A community for students.
Here's the question you clicked on:
 0 viewing
chrisplusian
 3 years ago
find the limit of (n^p)/(e^n) as n approaches infinity
chrisplusian
 3 years ago
find the limit of (n^p)/(e^n) as n approaches infinity

This Question is Closed

chrisplusian
 3 years ago
Best ResponseYou've already chosen the best response.0P>0 I really dont even understand why they give that information accept that it shows n remains in the numerator

chrisplusian
 3 years ago
Best ResponseYou've already chosen the best response.0I tried to use logarithmic properties to find an answer but it just kept running me in circles

ParthKohli
 3 years ago
Best ResponseYou've already chosen the best response.0\[n^p \times \frac{1}{e^{n}}\]\(e\) is a constant. Oh, and \(n^p \to \infty \) and \(\dfrac{1}{e^n} \to 0\). That can only mean that their product is approaching 0.

terenzreignz
 3 years ago
Best ResponseYou've already chosen the best response.0Definitely not the reasoning I'd pick...

experimentX
 3 years ago
Best ResponseYou've already chosen the best response.0correct answer but wrong logic ... think about the opposite e^n/n^p and n>infinity

terenzreignz
 3 years ago
Best ResponseYou've already chosen the best response.0I prefer simple cases... \[\Large 2e^n \rightarrow \infty\]\[\Large \frac1{e^n}\rightarrow 0\] \[\Large 2e^n \times \frac1{e^n }\rightarrow 0 \quad \color{red}?\]

chrisplusian
 3 years ago
Best ResponseYou've already chosen the best response.0See i don't understand becasue if you look at it as (N^p)*(1/e^n) then the n^p is infinity and the !/e^n is zero. That gives you infinity times zero which is an indeterminate form.

terenzreignz
 3 years ago
Best ResponseYou've already chosen the best response.0Relax... you can either use L'Hôpital or one of my favourite theorems~ pick one

ParthKohli
 3 years ago
Best ResponseYou've already chosen the best response.0Approaching infinity, not really infinity. I tried to use l'hopital: didn't work. :

terenzreignz
 3 years ago
Best ResponseYou've already chosen the best response.0The almighty Squeeze~

ParthKohli
 3 years ago
Best ResponseYou've already chosen the best response.0ARMAGERD. How could I forget the squeeze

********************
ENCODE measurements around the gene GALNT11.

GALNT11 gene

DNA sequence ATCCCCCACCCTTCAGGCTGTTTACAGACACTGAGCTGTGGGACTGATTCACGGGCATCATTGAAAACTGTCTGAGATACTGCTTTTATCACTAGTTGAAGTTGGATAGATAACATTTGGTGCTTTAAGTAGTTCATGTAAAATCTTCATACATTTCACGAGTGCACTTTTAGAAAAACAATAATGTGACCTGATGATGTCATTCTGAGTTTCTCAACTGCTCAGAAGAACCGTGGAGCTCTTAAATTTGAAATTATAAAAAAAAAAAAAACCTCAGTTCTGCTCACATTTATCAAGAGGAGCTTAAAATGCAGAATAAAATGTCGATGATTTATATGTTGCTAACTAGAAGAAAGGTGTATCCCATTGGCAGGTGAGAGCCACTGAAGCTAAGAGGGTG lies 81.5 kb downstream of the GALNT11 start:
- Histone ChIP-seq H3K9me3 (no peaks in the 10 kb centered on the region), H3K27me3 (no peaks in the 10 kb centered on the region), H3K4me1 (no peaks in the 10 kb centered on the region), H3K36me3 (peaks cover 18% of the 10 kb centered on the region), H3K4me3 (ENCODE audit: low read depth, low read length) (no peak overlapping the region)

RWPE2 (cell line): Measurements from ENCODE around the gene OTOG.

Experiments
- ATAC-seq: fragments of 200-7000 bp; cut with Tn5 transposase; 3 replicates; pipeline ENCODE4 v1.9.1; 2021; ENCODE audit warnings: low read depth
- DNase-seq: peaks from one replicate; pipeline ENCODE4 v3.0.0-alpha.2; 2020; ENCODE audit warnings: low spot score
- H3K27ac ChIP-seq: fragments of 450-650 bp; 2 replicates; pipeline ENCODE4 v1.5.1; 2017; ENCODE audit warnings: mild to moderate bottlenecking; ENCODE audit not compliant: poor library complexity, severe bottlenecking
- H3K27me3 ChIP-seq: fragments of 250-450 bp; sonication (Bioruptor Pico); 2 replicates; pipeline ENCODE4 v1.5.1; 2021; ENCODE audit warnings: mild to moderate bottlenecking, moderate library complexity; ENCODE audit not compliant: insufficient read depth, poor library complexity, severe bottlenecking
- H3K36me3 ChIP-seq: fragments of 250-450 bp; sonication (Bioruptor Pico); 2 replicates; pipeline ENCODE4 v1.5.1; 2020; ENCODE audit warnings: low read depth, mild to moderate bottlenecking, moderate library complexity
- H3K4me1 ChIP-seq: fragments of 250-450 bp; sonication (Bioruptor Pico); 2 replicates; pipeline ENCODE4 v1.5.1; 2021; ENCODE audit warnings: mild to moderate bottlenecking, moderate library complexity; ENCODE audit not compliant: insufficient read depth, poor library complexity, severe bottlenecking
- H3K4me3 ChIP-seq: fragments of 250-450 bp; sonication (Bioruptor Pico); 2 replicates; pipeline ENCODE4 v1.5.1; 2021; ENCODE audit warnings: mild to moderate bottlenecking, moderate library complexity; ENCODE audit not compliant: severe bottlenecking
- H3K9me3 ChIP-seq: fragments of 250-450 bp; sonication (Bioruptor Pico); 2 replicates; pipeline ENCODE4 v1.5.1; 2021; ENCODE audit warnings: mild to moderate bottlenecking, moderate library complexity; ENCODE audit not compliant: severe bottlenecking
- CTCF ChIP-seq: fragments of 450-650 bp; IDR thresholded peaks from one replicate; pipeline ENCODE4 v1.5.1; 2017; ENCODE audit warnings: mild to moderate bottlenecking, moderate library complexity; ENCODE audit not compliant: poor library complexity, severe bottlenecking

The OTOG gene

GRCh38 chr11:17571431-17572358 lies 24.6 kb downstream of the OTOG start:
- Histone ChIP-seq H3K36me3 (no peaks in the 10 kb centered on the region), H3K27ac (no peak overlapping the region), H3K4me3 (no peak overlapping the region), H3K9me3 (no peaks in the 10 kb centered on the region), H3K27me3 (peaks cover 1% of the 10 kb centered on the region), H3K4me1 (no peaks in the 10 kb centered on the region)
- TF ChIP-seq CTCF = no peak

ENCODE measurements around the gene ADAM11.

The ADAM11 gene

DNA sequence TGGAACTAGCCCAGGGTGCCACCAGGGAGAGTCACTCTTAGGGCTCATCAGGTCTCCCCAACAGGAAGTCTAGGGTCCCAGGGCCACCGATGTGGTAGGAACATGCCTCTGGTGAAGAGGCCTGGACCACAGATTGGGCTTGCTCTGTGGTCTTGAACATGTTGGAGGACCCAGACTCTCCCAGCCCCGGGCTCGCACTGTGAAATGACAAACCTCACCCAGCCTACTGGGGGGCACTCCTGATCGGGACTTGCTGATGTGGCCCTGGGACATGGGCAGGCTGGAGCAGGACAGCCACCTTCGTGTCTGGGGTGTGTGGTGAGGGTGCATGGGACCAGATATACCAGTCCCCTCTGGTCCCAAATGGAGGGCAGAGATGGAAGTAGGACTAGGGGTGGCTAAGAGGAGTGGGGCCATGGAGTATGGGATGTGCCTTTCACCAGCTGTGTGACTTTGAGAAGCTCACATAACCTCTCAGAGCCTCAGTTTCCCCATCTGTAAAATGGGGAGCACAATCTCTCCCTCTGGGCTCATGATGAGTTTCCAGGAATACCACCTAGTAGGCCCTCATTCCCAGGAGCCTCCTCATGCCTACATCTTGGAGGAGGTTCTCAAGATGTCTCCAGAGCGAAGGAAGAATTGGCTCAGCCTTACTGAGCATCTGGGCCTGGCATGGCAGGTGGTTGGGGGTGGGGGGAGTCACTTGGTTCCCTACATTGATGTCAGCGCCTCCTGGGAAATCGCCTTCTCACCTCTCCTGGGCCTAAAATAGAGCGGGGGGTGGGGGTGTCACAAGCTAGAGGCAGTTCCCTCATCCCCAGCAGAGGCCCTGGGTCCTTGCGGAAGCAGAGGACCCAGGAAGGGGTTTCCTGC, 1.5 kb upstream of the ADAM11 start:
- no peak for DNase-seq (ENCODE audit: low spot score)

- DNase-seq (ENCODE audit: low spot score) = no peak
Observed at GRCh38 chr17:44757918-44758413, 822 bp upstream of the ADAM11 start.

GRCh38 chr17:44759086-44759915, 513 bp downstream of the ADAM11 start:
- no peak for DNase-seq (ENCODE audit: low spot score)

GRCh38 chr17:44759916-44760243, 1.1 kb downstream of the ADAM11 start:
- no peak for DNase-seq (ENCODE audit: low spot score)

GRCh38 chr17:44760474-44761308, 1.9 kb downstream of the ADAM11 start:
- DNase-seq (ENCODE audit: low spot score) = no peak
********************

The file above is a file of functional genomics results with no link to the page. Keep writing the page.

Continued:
chrisplusian
 3 years ago
Best ResponseYou've already chosen the best response.0Ok I tried lopitals and it did not work nor did logarithmic properties

ParthKohli
 3 years ago
Best ResponseYou've already chosen the best response.0What's the inequality BTW?

chrisplusian
 3 years ago
Best ResponseYou've already chosen the best response.0@DLS the answer is zero

experimentX
 3 years ago
Best ResponseYou've already chosen the best response.0My favouraite technique is \[ a = e^{\log a} \\ n^{p} = e^{p \log n } \]

terenzreignz
 3 years ago
Best ResponseYou've already chosen the best response.0I realise that L'Hôpital may not work after all... at least, not yet... Use this... Let \(\large q = \lceil p\rceil\) such that... \[\Large 0 \le\frac{n^p}{e^n}\le \frac{n^q}{e^n}\]

terenzreignz
 3 years ago
Best ResponseYou've already chosen the best response.0q is guaranteed to be a positive integer, means it [the numerator] will (eventually) differentiate to zero...

chrisplusian
 3 years ago
Best ResponseYou've already chosen the best response.0@experimentX why would that help?

experimentX
 3 years ago
Best ResponseYou've already chosen the best response.0L'hopital works use it least floor(p + 1)

terenzreignz
 3 years ago
Best ResponseYou've already chosen the best response.0Why deviate from the norm, @experimentX ? :D Just use ceiling :3

DLS
 3 years ago
Best ResponseYou've already chosen the best response.2Well observe the denominator. Its e^n.No matter how many times you differentiate it,i.e use LHopsital,the denominator WON'T CHANGE at all.That is the first thing.Now I say,use L hospital infinity times(not really) so if you keep on differentiating..a time will come when numerator turns out to be 0. so 0/1=1. Example: \[y=5x^4\] \[\frac{dy}{dx}=20x^3=>60x^2=>120x=>120\]

chrisplusian
 3 years ago
Best ResponseYou've already chosen the best response.0Don't understand what you mean @experimentX

experimentX
 3 years ago
Best ResponseYou've already chosen the best response.0@chrisplusian dw:1369325101292:dw

terenzreignz
 3 years ago
Best ResponseYou've already chosen the best response.0To simplify things, we best make sure the exponent p in the numerator is an (positive, but that's granted) integer. Taking \(\Large q = \lceil p\rceil\) helps with that.

terenzreignz
 3 years ago
Best ResponseYou've already chosen the best response.0And then squeezing :)

experimentX
 3 years ago
Best ResponseYou've already chosen the best response.0@terenzreignz yes ceil

DLS
 3 years ago
Best ResponseYou've already chosen the best response.2@chrisplusian my reply should probably clear it off. @experimentX does it seem right?

chrisplusian
 3 years ago
Best ResponseYou've already chosen the best response.0the solutions guide says =0 when p>0, and bless than or equal to 2
Ask your own question
Sign UpFind more explanations on OpenStudy
Your question is ready. Sign up for free to start getting answers.
spraguer
(Moderator)
5
→ View Detailed Profile
is replying to Can someone tell me what button the professor is hitting...
23
 Teamwork 19 Teammate
 Problem Solving 19 Hero
 Engagement 19 Mad Hatter
 You have blocked this person.
 ✔ You're a fan Checking fan status...
Thanks for being so helpful in mathematics. If you are getting quality help, make sure you spread the word about OpenStudy.